Goodman’s approach in the other guides is similar: simple, practical approaches that cost little and can be carried out without specialized tools or training.  These guides are divided by broad topic into ten chapters including: “Getting Started” (an overall introduction to marketing), “Learn About Your Organization” (getting buy-in, job scope, branding);  “Get Notified of Marketing Requests” (setting up systems to take in requests);  among others.

Marketing professionals in large libraries may need more depth and professional-grade information, but those of us who are tossed into marketing without prior experience or who must do marketing on top of other tasks will reach for this book over and over.  Many examples are centered on public libraries but could be adapted easily to other settings. 

ATG Reviewer Rating:  I need this on my desk.  (This book is so valuable, that I want my own copy at my desk that I will share with no one.)

Martin, JasonLibrary Leadership Your Way.  Chicago: ALA Editions, 2019.  9780838979057, 79 pages.  $44.99

Reviewed by Kathleen Baril  (Director, Heterick Memorial Library, Ohio Northern University, Ada, OH) 

For many librarians, leadership and management positions are not the first roles that they assume in the profession.  Library leaders, as in many professions, usually start in entry level roles before pursuing advancement into leadership.  Although many graduate programs in library science require a management course, by the time an individual is ready to apply those skills, the content of said course may be long forgotten or irrelevant.  For these individuals, Library Leadership Your Way is a great way to explore your own personal leadership style as well as to review some basic management principles.  

Author Jason Martin is currently the associate dean of the James E. Walter Library at Middle Tennessee State University where he oversees library assessment and professional development.  In addition to his MLS, he also holds an EdD in educational leadership and has published numerous articles on leadership in libraries. 

Unlike most literature in this area, this book engages readers in active explorations of their own leadership styles and encompasses many aspects of leadership.  Written in a workbook style with questions and space to record notes, Jason Martin guides readers through the various areas of leadership that they will encounter.  Each chapter presents different facets of leadership and then has the reader reflect upon the short readings by answering questions.  For example, the first chapter begins with a brief definition of leadership and then prompts the reader to write their own definition.  The chapter goes on to provide a concise explanation of the theory of leadership, SWOT (strengths, weaknesses, opportunities and threats) analysis of leadership, and an explanation of each individual’s unique selling proposition as a leader.  Martin’s structure as a workbook encourages the reader to record their own personal views throughout.  For example, readers are encouraged to provide their own theory of leadership and answer several questions to complete their own personal SWOT analysis.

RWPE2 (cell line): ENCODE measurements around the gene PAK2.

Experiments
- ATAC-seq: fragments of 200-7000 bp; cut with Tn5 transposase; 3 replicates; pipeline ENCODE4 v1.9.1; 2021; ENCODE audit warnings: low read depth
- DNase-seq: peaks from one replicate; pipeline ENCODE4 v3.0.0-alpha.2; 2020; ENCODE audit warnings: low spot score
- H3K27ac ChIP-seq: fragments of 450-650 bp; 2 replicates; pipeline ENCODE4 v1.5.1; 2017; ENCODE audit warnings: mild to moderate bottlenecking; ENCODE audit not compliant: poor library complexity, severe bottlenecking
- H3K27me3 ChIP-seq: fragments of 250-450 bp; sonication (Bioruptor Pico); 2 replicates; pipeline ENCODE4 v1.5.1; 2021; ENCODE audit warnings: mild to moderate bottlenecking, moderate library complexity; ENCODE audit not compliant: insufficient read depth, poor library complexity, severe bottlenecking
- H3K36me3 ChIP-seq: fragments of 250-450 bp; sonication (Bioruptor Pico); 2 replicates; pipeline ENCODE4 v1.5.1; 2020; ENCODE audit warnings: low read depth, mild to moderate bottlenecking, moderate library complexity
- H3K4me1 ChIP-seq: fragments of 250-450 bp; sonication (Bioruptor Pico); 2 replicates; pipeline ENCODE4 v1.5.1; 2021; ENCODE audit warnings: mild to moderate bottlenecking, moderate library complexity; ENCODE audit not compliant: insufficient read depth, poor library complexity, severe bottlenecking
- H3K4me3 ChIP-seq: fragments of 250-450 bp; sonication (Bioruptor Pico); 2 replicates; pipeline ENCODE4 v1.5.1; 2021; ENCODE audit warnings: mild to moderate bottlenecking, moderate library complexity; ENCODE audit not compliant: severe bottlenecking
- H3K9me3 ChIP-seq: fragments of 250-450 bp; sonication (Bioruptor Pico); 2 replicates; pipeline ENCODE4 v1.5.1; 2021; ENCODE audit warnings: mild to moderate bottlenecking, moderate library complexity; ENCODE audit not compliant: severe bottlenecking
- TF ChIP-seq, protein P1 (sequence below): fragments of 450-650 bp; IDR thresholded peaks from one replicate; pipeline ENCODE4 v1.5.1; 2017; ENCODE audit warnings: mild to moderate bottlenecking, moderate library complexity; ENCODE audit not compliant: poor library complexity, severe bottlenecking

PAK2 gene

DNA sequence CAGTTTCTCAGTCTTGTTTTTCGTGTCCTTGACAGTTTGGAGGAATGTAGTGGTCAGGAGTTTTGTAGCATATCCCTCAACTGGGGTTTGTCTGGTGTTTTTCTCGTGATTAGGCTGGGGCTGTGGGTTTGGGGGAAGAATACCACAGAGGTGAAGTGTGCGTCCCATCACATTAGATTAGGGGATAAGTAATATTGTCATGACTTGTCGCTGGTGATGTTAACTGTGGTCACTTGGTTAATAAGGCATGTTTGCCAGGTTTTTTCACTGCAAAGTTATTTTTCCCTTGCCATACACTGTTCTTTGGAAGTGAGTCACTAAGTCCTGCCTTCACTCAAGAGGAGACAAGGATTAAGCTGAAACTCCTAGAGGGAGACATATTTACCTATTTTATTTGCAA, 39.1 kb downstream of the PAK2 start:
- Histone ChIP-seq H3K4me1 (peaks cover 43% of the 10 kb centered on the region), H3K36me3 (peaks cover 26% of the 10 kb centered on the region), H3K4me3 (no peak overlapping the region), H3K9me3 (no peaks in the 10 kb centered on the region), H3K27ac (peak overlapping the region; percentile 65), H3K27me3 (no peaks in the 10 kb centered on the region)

Subsequent chapters cover leadership, followership and organizational culture, how to lead yourself, how to lead others and how to develop a leadership practice.  When applicable, Martin provides brief introductions to leadership and management theories and topics to provide the reader with additional context to answer the questions posed throughout the text — most notably in the fourth chapter on leading others.  

The interactive format of this slim volume may not be for everyone but works well for the reader who wants guidance about whether they should enter the library management and leadership field or for the reader who wants to explore their own personal leadership style.  In some ways, this book reminded me of some of Meghan Oakleaf’s works on assessment that incorporate active thinking, reflection and even action items which are great for practitioners versus some books which provide loads of theory but not many ways to apply that theory to your everyday work.  

This book would work best for those at the beginning of their library leadership journey, either to determine if leadership is for them or to form their leadership philosophy.  For those readers looking to explore leadership and management theories deeply, it would be better to pursue other resources.  Overall, a good resource to add to the library management and leadership collection for new leaders.  

ATG Reviewer Rating:  I need this in my library.  (I want to be able to get up from my desk and grab this book off the shelf, if it’s not checked out.)